Nuanced support for gay marriage

Away from the media glare, people reveal their true feelings about same-sex marriage.


    In TV reports we like to feature case studies of 'real people' affected by the issue being discussed.

    For my colleague Mareana Hond's report on changes to New Zealand's laws to allow same-sex marriage, she featured Sonja Fry and Tania Bermudez, a Kiwi couple who will soon be able to wed.

    My report featured Lizi Hamer and Lisa Walton, a couple who live in Australia and therefore have little prospect of their wedding being recognised in law.

    But, although there are two sides to the same-sex marriage debate, it is much harder to feature a case study representing the opposite side.

    People on that side are less organised and, on the face of it, less directly affected. Church groups and politicians tend to crop up in TV reports voicing concern, but as commentators with opinions rather than people whose lives would dramatically change were laws to change.

    Yet opinion polls in both Australia and New Zealand show almost half of voters are opposed to gay marriage.

    They're not all people with religious objections, not all politicians: so why not have a 'case study' of them?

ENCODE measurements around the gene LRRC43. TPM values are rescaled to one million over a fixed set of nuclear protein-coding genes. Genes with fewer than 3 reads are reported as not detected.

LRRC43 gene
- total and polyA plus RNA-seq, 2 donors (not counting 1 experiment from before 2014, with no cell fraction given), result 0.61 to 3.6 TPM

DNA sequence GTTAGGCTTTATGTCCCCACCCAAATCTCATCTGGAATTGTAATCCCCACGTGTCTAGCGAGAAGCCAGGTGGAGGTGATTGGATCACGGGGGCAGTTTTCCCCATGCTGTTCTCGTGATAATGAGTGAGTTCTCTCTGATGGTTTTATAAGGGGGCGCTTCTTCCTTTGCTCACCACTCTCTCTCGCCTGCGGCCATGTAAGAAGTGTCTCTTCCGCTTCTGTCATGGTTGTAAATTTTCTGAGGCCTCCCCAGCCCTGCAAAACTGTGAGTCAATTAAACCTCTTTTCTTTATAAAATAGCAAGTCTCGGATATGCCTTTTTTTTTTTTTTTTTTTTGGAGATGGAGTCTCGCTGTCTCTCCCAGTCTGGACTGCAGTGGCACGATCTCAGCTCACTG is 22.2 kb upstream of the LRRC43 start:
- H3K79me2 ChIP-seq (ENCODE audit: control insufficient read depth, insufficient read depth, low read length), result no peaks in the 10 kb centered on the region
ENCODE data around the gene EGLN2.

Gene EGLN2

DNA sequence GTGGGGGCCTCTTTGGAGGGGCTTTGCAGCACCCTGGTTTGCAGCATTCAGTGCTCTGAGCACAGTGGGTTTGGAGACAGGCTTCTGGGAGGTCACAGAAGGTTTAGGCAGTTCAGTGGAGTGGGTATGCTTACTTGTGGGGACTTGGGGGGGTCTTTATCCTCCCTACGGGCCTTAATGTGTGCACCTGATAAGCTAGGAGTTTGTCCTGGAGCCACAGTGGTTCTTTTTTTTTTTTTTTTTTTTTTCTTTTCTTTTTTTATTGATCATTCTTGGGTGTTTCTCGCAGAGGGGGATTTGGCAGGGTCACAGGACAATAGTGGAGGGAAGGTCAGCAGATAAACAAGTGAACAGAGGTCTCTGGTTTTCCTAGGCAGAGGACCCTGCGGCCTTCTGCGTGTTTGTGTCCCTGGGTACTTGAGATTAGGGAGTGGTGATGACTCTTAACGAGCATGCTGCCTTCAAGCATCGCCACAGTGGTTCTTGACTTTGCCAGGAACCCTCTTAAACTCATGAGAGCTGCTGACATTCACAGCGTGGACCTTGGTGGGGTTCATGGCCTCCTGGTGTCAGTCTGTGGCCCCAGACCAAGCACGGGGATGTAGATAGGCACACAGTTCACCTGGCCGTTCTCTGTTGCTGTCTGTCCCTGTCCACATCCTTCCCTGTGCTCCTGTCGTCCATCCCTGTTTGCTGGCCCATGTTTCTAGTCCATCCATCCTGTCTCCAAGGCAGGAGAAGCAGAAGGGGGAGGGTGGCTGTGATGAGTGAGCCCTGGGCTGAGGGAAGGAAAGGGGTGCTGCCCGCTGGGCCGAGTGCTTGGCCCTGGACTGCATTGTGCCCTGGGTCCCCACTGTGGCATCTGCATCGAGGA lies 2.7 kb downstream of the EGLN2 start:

The truth is, it is hard to persuade those people to go on TV. First, they are not part of pressure groups - so people actively wanting to be vocal are hard to find. Second, same-sex marriage is one of those issues that people feel there is a 'progressive', 'right' opinion they should give, even if it is not one they actually hold. Stop people in the street wielding a camera and almost all say they support gay relationships. Put the camera away and people are more nuanced.

    One woman I spoke to had been married 30 years. She felt for gay people, she said, but she did not agree they should have the same marriage rights as her. It would, she said, be a signal to children that society thought homosexuality was every bit as accepted - 'normal' she said - as heterosexuality.

    And she did not want that. She had gay friends, she said she had no problem with people being gay. But she wanted to maintain society's current opinion that homosexuality was the 'acceptable exception' rather than the rule.

    Many would call that homophobic. But it is not the homophobia based on religion or right-wing politics that often features on TV reports. It is more subtle than that. And hard to find a case study to illustrate it.



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